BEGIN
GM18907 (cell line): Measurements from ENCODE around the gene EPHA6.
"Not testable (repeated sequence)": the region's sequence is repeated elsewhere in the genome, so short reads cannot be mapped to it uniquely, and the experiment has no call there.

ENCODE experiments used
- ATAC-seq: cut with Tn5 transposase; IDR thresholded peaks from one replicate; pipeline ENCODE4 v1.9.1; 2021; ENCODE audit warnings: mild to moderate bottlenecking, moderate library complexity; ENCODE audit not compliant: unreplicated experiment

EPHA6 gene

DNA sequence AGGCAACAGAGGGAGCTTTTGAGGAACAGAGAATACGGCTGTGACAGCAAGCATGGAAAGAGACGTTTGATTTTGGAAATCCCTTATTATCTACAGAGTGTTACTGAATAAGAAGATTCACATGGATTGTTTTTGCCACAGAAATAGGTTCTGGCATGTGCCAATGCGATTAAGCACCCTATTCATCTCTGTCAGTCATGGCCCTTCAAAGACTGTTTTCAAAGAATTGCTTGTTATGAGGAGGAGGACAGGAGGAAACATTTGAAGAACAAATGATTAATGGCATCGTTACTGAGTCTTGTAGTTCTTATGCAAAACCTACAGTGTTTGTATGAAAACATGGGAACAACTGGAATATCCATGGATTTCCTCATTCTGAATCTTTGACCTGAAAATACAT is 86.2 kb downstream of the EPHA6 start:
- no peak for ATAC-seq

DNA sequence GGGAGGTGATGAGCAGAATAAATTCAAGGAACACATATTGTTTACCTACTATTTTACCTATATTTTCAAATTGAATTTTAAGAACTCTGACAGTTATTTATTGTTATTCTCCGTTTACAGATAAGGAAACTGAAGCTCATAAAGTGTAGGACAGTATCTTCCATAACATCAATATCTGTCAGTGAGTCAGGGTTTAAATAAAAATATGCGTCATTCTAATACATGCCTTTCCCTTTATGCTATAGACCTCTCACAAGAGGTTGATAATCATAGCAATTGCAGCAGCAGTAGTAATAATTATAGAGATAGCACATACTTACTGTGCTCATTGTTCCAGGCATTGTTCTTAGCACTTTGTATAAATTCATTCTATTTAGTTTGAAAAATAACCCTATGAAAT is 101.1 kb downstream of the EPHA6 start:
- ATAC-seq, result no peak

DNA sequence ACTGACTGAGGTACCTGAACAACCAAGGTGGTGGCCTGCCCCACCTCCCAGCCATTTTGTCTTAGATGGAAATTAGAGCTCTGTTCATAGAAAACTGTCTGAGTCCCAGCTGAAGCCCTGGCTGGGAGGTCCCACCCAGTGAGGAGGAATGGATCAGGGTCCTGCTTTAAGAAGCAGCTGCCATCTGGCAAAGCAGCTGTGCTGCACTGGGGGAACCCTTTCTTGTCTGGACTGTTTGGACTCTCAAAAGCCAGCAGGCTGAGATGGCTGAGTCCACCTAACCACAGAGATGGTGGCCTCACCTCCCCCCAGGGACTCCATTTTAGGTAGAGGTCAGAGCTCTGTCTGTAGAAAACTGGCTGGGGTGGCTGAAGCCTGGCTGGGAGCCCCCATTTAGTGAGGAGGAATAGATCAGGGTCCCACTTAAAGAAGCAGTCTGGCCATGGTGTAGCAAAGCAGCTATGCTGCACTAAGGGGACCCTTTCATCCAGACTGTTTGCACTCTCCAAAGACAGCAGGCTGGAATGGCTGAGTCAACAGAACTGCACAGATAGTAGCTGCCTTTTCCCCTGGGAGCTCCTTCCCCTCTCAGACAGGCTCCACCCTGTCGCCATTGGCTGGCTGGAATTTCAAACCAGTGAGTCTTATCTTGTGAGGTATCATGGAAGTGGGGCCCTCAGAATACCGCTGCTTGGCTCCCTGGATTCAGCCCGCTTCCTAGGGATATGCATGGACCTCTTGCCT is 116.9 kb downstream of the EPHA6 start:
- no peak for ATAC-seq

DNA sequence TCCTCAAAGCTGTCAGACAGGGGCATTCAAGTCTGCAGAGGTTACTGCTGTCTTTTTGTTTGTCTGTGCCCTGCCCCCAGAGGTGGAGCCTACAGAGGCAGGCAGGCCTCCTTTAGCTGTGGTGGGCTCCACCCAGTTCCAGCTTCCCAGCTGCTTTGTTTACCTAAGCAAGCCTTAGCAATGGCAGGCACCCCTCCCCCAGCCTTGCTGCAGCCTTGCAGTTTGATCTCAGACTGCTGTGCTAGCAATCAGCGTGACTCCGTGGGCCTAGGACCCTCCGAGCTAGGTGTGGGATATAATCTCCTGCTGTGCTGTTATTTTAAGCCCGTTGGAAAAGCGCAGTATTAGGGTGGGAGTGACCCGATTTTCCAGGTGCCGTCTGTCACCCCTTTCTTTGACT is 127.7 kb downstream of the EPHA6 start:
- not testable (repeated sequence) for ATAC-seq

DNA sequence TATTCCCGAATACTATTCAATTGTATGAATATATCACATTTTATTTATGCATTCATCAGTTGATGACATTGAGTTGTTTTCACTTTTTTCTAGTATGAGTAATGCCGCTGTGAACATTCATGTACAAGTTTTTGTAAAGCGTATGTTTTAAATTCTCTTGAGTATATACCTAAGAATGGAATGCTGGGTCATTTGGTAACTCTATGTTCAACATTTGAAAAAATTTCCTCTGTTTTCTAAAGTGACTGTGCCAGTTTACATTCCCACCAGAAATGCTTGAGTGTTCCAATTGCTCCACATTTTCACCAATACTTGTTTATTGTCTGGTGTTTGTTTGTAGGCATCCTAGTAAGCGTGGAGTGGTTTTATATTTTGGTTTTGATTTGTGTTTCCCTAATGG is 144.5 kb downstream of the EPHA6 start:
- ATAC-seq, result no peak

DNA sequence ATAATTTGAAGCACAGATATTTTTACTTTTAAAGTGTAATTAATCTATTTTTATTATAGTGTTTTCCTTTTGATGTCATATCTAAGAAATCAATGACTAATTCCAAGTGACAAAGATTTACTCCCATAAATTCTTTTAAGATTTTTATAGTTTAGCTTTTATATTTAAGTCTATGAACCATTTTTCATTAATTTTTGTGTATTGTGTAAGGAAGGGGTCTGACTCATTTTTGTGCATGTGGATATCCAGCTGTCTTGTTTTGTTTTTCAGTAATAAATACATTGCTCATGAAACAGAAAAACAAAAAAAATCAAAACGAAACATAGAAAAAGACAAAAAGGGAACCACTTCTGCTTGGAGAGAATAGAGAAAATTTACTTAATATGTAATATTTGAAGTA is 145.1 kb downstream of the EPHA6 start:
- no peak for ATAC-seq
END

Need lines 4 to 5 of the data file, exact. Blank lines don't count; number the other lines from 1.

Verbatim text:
- ATAC-seq: cut with Tn5 transposase; IDR thresholded peaks from one replicate; pipeline ENCODE4 v1.9.1; 2021; ENCODE audit warnings: mild to moderate bottlenecking, moderate library complexity; ENCODE audit not compliant: unreplicated experiment

EPHA6 gene